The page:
According to Q, if you break down a narrative you will find at its heart seven essential conflicts: man against man, man against nature, man against himself, man against God, man against Society, man caught in the middle, and man and woman. Any one of these is more than enough grist for a storyteller’s mill, and has been the root for our most archetypal narratives.
Or you could go the other way and try to jam as much of that as you can into one plot, the way Joe Carnahan (The A-Team) has done in his modern Jack London-like adventure, The Grey.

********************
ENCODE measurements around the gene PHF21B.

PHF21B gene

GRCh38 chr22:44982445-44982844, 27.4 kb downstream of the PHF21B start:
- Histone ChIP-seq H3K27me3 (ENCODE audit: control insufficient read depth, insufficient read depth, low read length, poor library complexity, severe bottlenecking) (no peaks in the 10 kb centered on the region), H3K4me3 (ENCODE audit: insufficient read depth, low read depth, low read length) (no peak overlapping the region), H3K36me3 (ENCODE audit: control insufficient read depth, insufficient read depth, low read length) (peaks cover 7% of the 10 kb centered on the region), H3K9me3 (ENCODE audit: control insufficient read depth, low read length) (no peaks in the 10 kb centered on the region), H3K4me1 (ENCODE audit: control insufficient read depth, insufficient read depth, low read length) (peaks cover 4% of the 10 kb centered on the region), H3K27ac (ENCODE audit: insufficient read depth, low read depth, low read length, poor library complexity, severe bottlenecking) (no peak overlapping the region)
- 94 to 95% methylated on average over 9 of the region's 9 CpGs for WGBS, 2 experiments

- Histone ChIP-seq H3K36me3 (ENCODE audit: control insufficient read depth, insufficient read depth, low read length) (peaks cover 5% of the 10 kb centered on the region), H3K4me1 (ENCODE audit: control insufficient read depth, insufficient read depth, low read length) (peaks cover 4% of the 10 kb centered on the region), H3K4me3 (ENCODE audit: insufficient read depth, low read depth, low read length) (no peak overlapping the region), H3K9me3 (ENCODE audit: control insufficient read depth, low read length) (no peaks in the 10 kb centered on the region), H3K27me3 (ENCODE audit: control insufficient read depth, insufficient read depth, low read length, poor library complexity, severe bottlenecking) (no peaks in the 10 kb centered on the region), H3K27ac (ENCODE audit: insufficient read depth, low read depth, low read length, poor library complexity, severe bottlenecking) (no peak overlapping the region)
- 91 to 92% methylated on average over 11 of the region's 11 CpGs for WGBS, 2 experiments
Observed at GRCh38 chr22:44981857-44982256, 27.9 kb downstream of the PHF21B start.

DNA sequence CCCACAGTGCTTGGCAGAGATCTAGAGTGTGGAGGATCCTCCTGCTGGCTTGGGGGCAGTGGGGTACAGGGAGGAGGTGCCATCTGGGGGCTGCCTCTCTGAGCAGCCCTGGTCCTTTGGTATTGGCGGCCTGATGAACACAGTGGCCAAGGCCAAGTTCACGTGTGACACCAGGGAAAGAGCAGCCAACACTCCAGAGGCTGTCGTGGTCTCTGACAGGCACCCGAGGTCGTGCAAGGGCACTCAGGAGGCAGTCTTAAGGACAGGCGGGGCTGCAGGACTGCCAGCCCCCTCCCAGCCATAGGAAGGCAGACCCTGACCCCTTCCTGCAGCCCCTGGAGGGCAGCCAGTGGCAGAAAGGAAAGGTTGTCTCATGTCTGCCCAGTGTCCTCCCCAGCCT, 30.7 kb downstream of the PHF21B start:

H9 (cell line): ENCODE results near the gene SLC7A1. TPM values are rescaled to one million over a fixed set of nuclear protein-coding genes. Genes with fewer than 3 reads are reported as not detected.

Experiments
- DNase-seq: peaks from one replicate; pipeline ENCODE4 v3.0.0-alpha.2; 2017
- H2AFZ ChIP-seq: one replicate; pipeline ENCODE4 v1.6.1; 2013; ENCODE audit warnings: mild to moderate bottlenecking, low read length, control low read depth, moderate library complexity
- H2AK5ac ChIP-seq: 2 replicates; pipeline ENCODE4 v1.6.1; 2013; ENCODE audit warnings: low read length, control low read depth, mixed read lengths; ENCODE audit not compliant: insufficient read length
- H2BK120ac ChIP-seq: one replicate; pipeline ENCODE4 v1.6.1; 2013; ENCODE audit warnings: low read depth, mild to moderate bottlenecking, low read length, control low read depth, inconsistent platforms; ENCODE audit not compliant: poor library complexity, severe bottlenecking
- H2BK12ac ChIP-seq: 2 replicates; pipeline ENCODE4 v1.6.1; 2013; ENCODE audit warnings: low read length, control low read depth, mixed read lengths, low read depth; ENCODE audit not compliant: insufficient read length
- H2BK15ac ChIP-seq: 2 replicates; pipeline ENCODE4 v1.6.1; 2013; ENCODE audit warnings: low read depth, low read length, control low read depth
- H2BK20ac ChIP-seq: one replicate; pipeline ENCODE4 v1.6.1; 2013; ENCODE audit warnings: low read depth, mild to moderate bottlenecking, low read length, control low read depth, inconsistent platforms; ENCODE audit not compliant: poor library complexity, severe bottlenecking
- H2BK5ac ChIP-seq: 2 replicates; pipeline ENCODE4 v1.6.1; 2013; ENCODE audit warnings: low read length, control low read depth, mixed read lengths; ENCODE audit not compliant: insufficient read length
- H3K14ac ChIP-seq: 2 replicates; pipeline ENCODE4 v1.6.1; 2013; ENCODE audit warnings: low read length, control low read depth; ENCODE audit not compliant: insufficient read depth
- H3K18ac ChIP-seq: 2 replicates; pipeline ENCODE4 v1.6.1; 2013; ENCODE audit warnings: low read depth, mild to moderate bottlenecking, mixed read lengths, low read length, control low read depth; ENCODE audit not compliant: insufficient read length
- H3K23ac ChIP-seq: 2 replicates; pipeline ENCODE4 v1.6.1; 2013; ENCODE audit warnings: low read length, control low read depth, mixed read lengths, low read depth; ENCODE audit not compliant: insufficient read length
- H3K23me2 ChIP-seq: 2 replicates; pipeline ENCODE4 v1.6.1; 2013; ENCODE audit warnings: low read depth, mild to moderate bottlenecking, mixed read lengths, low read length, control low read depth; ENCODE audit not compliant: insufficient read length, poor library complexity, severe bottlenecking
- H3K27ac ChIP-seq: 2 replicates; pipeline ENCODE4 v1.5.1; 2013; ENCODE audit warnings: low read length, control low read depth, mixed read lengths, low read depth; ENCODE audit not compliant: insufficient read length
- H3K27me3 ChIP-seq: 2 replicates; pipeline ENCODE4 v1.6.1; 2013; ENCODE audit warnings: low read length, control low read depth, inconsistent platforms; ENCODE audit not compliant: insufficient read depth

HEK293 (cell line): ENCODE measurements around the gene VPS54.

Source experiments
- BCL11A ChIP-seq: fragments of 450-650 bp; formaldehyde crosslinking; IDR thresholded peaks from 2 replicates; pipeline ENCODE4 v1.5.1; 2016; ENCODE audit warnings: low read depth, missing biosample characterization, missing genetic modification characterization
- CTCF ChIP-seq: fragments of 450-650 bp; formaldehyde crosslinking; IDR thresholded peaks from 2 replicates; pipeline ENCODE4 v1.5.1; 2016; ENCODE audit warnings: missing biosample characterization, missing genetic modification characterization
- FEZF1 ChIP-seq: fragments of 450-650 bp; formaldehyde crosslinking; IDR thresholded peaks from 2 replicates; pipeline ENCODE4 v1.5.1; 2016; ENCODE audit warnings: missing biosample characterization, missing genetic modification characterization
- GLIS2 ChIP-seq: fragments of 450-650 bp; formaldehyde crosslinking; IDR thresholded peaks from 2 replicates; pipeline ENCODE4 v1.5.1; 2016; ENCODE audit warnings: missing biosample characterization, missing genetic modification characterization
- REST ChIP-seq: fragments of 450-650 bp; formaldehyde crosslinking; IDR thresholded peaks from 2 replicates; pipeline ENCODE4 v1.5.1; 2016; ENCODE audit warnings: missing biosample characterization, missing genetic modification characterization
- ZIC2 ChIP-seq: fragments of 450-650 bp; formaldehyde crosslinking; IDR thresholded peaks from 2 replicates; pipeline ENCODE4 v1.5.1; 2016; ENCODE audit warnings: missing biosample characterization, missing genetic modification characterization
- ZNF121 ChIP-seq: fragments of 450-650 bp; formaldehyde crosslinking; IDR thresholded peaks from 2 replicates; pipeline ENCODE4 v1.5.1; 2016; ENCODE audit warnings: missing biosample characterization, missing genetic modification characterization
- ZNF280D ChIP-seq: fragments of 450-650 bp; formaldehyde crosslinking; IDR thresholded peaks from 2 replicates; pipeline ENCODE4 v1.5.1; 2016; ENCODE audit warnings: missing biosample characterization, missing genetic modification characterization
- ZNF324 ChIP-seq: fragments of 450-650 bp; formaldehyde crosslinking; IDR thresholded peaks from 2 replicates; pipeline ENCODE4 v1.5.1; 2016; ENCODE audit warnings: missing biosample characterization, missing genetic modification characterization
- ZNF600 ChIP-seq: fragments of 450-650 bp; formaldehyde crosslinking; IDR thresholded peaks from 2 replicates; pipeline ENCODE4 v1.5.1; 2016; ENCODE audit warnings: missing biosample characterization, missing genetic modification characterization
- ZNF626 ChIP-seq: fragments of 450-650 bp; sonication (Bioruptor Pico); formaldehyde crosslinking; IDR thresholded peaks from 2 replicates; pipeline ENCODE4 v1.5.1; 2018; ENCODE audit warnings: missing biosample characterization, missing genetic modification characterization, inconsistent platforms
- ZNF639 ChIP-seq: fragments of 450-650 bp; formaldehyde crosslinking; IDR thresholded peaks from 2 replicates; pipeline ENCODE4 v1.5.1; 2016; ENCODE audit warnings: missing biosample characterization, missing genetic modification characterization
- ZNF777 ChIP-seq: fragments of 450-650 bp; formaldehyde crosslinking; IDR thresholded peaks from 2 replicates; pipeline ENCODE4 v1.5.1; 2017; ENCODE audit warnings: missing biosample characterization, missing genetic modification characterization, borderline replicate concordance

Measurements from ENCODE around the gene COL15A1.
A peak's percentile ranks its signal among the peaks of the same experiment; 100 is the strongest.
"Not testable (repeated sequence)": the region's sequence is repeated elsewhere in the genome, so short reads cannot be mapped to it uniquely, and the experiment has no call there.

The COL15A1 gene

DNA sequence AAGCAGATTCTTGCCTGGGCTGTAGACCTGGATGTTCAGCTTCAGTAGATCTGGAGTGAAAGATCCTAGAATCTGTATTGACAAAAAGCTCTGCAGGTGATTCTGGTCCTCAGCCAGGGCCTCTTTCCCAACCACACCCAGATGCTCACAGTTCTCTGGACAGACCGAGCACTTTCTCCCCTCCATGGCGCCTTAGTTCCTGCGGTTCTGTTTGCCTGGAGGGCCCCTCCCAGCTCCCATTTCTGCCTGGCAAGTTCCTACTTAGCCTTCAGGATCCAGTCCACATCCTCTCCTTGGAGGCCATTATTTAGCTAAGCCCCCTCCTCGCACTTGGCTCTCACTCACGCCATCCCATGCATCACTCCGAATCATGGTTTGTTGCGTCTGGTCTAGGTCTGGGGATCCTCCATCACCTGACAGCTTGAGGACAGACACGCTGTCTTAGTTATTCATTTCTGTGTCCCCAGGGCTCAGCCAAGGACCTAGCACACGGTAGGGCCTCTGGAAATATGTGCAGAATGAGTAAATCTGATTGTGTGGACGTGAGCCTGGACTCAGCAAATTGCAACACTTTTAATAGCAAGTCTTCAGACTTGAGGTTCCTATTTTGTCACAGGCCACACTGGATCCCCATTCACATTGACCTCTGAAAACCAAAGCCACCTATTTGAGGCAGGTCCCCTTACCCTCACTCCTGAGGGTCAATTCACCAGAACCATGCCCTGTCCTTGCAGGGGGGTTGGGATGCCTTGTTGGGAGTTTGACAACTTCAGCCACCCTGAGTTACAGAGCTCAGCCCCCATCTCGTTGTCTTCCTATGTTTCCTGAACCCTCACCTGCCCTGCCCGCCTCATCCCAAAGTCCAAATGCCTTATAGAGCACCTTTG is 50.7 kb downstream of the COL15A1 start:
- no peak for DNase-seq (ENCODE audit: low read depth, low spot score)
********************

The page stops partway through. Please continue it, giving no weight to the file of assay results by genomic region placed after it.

John Ottway (Liam Neeson) is a master at going his own way and has done so for probably his entire life, as far as we can tell from the small snippets we get at it. A soldier, or possibly even a mercenary or terrorist (we’ll never know for sure), in his early life, in the loneliness of middle age he now finds himself a professional killer of a different stripe tasked with keeping wolves and other predators from attacking oil field workers in the frozen wasteland of northernmost Alaska. A place, in Ottway’s estimation, fit only for men who have discovered they can’t live in the civilized world. That’s an assumption which will be tested for him and a small group of oil workers who survive a plane crash and must make their way through the elements away from a pack of territorial wolves and back to safety.